retail news in context, analysis with attitude

by Kate McMahon

The juxtaposition was jarring. The earnest commercial touting the improved childproof packaging for Tide Pods aired at about 7:15 a.m. on the “CBS Morning News.” Ten minutes later, Tide Pods were back on screen – this time in a disturbing report about teenagers across the nation biting into the toxic detergent packets and posting their “Tide Pod Challenge” videos on social media.

Cringe-worthy clips of dare takers popping the brightly-colored detergent pods in their mouths – then gagging or coughing - have been exploding on YouTube, Facebook and Twitter for months. But the dangerous craze became mainstream news January 16th when the American Association for Poison Control Centers released alarming statistics about the trend.

The association said it was aware of at least 39 cases where people between the ages of 13 and 19 had “intentional exposure” to single-load laundry detergent packets in the first 15 days of the new year. By January 22 that number was up to 86 – compared to 53 cases reported for all of 2017. This week, the number of intentional exposures for that age group jumped to 134. Potential effects from misuse include: seizures, pulmonary edema, respiratory arrest, coma, and even death.

Let’s face it. Kids have been pulling stupid and dangerous stunts forever. But social media has radically upped the ante – the more outrageous the antic, the more clicks and views on YouTube or Facebook.

While the 2014 Ice Bucket Challenge that raised more than $200 million worldwide to fight Lou Gehrig’s disease (ALS) illustrated the positive power of social media, the current Tide Pod Challenge exemplifies all of the negatives.

So what does the maker of Tide, the nation’s leading laundry detergent, do to combat this so-called “challenge”? Particularly amid calls that the Procter & Gamble brand yank Tide Pods from the shelves until the packaging can be changed? And reports that at least two Walmarts in California are placing Tide Pods in a locked glass case?

Tide is facing it head on, with an assist from New England Patriots’ superstar tight end Rob Gronkowski, YouTube, Facebook, Amazon, Twitter and the nation’s consumer protection agencies.

The colorful and often-controversial Gronkowski had appeared in a Tide ad last year, so Tide was wise to tap him for a Public Service Announcement airing on social media. When asked: “Hey, Gronk, is eating Tide Pods ever a good idea?” His response: “NO NO NO NO NO. … What the heck is going on, people? Use Tide Pods for washing, not eating. Do not eat.” (It has almost 10 million views on Twitter.)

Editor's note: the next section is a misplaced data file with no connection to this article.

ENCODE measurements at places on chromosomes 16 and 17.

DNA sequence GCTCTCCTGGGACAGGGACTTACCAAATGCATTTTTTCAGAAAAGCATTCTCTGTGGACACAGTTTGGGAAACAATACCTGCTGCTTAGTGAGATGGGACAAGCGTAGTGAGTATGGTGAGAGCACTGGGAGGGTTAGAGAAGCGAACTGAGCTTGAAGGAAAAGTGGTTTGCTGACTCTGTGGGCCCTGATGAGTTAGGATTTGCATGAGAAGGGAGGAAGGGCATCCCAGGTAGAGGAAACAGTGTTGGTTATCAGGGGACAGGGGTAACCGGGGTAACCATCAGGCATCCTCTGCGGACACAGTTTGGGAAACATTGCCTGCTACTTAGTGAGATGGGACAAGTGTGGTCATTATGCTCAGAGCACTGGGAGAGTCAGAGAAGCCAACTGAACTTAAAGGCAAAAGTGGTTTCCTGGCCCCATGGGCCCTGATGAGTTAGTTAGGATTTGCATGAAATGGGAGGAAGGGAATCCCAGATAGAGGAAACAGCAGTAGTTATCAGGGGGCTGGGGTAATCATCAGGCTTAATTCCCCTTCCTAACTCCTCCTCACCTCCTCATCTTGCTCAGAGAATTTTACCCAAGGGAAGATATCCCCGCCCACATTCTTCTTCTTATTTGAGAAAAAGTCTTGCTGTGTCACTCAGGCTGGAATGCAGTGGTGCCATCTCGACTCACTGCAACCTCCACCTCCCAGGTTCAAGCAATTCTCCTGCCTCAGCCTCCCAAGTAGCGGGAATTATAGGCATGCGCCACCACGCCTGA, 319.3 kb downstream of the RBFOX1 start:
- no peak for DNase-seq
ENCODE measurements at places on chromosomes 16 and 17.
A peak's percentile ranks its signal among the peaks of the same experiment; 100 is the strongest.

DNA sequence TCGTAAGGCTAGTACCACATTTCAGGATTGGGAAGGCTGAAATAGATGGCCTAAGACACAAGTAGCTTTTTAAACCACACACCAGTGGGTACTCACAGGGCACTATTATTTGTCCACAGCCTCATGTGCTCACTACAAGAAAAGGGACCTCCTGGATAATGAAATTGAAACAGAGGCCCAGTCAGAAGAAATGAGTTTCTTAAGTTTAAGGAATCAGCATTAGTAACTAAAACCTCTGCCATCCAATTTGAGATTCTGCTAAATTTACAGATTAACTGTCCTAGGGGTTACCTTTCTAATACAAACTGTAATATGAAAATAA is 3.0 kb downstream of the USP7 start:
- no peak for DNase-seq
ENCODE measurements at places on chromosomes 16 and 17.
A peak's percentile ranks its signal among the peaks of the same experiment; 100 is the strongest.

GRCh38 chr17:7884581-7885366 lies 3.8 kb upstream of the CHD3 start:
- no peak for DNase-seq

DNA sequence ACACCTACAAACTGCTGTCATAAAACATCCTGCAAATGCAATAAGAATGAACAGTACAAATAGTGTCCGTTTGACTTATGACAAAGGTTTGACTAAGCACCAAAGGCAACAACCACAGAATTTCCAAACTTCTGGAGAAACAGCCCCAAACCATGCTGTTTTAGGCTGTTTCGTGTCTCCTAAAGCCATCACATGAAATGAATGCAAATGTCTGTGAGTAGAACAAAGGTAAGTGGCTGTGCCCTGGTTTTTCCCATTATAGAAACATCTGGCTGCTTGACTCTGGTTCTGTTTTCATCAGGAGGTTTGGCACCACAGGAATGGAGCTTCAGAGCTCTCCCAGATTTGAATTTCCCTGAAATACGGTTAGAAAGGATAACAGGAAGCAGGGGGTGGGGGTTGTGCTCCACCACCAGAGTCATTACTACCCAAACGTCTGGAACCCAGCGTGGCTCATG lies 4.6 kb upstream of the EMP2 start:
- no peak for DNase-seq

Google, which owns YouTube, and Facebook announced they would take down any video clips showing users biting into the laundry packets, citing policies to prohibit content encouraging dangerous activities that have an inherent risk of physical harm. Amazon said it would delete any online comments referring to the taste of a laundry packet product.

When the innovative Tide Pods were first introduced six years ago, there was immediate concern about toddlers being drawn to the candy-colored packets and ingesting them. The Consumer Product Safety Commission said eight deaths were linked to laundry detergent packet ingestion from 2012 through 2017. Two were children and six were adults with cognitive impairment. In response, Tide coated the pods with a bitter taste and implemented “Child-Gard” packaging.

In this case, I think Tide has done a good job following three tenets of brand crisis management outlined by Wharton School marketing professor Americus Reed in a recent podcast: “You have to validate concerns. You have to show action. And you have to control the narrative.”

Going forward, Tide must continue to be proactive, responding to concerns on social media (including advising people to call their local poison control center or physician if needed) and working with consumer groups and educators to reach young people directly.

Sara Stickler, executive director of the Alliance for Consumer Education, stressed the importance of peer-to-peer influence. “Teens listen better to each other than they do authority figures. We need them to say to their friends: ‘This is dangerous. It’s not funny. It’s very serious.’ ”

Noting that inhalant abuse by teenagers has long been a problem, Stickler added: “There are 1,400 different products kids can abuse. The best solution is education and awareness.”

I checked out the packaging on single load detergent packets – Tide Pods, Gain Flings, All Mighty Pacs and Persil ProClean – at my local supermarket. All featured bold warnings (HARMFUL IF PUT IN MOUTH OR SWALLOWED) and symbols on the front. Which begs the question: Should Tide and its competitors stamp “Do not eat” or print on poison symbol on each individual product?

Maybe. It would be one more way for P&G to show action and determine the narrative.

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